What to Use: Paper, Plastic, or Reusable Bags?
Over my lifetime we have gone from using paper bags, to plastic bags, back to paper bags, to reusable bags. But what is really the most environmentally friendly way to carry your groceries and dry cleaning home?
Let’s start with exposing some of the misinformation:
- · Plastic bags create some estimated 300 million pounds of waste a year that fill our landfills and kill our marine and wildlife. According to the California Integrated Waste Management Board, plastic bags make up only 0.3% of all landfill space. The Federal Marine Mammal Commissions David Laist has stated “In their eagerness to make their case (against plastic bags) some of the environmental groups make up claims that are not really supportable. David Santillo, a marine biologist at Greenpeace told the London Times “it’s very unlikely that many animals are killed by plastic bags. A report dispelling this myth claims fishing tackle and fishing nets as a major cause.
- · Many people think that plastic bags are not recyclable. We have a large container in both our locations for our customers to bring back plastic bags. Greg Smith with Bay Cities Refuse told me that the dry clean plastic bags (#4) is a high grade desirable plastic. Many grocery stores have recycle bins for the plastic shopping bags (#2). These plastics are melted down and reused. Our plastic garment bags are made with 50% recycled material.
- · Paper bags are better for the environment. The manufacturing of paper bags create 2-3 times more greenhouse gases that plastic bags.
- · Reusable bags are more environmentally friendly. Most reusable bags are manufactured in China and imported to the United States. It take an enormous amount of energy to produce and ship these bags across the world. U.S. Senator Charles Schumer (D-N.Y.) has called for a federal investigation into toxic (lead, mercury, and heavy metals) materials in reusable bags. Reusable bags are not made of biodegradable or compostable materials and will eventually end up in the landfill.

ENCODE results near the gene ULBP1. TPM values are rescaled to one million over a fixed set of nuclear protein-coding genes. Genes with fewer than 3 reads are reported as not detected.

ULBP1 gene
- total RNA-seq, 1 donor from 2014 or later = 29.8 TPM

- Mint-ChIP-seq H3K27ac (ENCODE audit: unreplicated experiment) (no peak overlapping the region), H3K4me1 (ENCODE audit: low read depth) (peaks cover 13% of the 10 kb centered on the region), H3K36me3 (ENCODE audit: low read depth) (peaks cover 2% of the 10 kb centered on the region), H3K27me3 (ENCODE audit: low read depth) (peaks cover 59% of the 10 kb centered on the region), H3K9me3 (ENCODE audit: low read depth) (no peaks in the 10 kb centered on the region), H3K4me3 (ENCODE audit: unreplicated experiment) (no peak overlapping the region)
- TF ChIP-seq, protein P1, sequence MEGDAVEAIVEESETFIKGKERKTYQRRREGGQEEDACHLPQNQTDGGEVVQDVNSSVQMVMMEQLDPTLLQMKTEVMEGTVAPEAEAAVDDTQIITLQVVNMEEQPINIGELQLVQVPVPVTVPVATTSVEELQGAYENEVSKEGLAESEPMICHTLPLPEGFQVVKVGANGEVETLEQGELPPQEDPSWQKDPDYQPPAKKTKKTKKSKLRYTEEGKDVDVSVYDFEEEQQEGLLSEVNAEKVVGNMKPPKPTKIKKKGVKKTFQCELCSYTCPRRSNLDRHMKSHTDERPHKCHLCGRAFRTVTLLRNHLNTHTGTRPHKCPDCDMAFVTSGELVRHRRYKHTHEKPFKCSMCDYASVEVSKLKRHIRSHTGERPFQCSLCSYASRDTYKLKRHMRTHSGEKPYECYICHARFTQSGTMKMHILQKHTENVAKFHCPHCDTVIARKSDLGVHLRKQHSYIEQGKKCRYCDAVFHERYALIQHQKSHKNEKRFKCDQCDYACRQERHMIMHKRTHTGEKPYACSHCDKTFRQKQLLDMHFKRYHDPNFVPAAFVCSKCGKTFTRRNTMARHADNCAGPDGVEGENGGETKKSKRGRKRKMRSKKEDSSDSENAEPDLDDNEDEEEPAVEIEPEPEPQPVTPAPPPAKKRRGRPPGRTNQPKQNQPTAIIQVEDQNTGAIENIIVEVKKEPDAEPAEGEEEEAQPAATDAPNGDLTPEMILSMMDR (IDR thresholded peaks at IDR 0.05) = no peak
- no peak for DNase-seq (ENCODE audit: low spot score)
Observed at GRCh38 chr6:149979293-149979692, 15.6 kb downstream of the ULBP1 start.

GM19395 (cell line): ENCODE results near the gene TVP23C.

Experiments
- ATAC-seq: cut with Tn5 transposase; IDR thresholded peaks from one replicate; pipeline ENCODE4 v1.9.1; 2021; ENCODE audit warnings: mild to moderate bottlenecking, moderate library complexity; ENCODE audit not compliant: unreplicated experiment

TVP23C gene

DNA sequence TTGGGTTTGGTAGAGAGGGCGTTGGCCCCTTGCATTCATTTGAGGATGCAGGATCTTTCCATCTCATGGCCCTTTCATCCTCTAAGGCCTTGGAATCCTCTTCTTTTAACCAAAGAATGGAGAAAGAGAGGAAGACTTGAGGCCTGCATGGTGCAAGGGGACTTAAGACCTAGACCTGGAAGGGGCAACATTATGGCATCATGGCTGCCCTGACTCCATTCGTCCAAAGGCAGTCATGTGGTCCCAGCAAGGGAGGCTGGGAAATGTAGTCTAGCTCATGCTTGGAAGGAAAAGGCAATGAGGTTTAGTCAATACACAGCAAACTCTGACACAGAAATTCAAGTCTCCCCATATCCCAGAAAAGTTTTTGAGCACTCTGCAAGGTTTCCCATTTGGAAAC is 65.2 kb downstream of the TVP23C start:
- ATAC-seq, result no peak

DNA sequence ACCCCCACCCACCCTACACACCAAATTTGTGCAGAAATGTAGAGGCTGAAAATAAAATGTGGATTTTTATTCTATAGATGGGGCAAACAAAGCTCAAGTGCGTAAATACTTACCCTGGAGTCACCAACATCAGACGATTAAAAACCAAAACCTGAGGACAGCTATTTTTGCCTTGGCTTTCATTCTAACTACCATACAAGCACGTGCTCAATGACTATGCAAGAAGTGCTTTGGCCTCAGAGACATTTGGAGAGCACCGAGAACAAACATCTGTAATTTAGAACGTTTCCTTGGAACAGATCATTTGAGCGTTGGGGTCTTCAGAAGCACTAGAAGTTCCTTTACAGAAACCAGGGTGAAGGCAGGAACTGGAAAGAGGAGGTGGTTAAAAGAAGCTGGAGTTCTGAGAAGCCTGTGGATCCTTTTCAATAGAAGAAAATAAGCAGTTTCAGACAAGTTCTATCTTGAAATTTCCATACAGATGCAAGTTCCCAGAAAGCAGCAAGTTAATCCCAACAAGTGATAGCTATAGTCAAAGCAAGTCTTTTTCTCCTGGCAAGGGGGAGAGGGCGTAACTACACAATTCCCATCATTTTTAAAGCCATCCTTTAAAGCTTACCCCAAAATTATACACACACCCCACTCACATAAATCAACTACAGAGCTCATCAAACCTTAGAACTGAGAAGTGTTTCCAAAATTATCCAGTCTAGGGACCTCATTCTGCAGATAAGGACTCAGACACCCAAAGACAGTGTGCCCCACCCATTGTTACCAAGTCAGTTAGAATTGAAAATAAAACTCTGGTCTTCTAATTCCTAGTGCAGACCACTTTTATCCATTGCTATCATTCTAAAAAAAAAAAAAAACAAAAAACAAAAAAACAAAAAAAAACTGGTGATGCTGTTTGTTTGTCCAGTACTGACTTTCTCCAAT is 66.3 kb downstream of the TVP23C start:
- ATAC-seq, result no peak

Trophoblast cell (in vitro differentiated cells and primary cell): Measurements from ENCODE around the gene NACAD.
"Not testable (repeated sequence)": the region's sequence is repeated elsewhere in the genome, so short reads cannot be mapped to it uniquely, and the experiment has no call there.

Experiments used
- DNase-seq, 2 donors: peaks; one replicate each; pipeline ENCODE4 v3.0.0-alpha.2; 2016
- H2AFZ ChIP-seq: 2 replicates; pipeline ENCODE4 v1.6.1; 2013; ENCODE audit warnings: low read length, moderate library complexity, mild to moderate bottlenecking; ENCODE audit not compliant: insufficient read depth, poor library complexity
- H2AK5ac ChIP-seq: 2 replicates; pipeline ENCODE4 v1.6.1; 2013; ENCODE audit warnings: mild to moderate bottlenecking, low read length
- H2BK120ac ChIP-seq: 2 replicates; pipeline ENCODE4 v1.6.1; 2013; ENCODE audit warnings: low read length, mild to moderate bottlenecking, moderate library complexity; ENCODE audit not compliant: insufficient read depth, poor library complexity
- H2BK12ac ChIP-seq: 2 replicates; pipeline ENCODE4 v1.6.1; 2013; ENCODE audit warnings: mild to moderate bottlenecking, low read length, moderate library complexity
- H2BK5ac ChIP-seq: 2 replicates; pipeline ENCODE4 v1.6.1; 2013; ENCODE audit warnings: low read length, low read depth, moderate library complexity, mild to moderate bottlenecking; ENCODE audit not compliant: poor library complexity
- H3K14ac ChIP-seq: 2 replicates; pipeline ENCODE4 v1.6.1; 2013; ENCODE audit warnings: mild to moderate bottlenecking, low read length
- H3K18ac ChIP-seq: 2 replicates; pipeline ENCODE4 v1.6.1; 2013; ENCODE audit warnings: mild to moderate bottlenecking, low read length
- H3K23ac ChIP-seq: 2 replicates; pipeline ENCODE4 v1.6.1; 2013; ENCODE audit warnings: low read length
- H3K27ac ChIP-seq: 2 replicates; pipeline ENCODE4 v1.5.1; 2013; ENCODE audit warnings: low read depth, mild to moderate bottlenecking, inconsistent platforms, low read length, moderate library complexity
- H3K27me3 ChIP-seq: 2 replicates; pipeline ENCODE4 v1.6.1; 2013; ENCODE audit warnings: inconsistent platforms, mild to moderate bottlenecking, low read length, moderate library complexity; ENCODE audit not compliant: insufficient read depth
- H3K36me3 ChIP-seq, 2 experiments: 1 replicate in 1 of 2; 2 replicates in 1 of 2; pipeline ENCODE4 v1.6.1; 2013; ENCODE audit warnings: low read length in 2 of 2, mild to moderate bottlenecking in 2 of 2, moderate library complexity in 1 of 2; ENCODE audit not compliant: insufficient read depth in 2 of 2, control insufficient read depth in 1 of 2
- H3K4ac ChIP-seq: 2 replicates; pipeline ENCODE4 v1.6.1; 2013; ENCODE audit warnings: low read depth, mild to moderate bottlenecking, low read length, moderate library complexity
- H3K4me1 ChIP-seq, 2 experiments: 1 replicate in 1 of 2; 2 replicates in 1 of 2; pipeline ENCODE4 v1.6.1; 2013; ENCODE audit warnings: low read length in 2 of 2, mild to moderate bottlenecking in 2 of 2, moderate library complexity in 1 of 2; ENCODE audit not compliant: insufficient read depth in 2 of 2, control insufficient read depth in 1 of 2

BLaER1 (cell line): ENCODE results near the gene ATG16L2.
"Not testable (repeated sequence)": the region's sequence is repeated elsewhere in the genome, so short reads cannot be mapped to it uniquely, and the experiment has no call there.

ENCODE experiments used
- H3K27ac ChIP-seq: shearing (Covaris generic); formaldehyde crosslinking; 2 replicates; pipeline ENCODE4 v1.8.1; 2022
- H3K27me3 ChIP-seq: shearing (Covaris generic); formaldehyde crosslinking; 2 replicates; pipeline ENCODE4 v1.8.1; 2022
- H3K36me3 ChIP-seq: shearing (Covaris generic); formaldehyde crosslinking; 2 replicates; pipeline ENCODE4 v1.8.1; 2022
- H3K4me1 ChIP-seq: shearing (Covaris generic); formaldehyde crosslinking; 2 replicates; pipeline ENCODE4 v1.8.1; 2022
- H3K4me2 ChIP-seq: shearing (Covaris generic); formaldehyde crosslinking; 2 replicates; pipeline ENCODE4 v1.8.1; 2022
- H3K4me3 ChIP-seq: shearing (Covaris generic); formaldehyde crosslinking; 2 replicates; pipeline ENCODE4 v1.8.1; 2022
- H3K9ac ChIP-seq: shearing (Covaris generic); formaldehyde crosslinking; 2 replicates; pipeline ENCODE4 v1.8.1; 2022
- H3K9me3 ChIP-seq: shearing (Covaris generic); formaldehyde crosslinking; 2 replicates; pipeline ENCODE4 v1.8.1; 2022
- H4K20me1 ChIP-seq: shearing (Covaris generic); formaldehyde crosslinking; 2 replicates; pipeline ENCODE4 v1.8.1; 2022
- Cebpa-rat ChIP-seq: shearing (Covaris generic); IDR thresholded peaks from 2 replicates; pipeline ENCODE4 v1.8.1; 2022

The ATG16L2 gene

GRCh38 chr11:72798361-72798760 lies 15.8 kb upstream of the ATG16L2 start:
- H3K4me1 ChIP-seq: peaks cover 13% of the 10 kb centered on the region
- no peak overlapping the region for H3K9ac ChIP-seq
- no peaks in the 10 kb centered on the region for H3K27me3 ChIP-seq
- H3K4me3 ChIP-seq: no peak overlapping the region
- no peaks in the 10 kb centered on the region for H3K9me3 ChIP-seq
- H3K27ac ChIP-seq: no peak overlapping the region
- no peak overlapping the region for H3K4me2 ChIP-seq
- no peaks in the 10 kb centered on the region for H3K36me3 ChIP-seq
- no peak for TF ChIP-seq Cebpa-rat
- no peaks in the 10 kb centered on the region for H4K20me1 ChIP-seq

The United Kingdom Environment Agency published a life cycle assessment of plastic vs. paper vs. reusable bags. “The study confirms that reusable bags are not inherently better for the environment than plastic bags. Reusable bags have to be used a tremendous number of times to provide an environmental benefit to conventional plastic carryout bags. The reality is that huge numbers of reusable bags are being thrown away before they are used the requisite amount of times.”
My belief is of the same as my grandparents (of a poor 3rd world country). Whichever type of bag you choose to use, use it, then use it again, after that, use it some more, and when you’re done using it, use it again until you can’t use it any more, then use it as a garbage bag one last time. Or even better, don’t use a bag whenever possible. I often just carryout larger items solely (who needs a bag) and put small items into my pockets. Why does this attract strange looks from the clerk and other patrons? It’s how my ancestors did it for thousands of years!
Pacific Heights Cleaners in San Francisco and Sausalito is your
resource for garment cleaning and garment care information.
We are San Francisco and Marin’s 1st Certified Green Dry Cleaner by
San Francisco Environment and the Bay Area Green Business Program.
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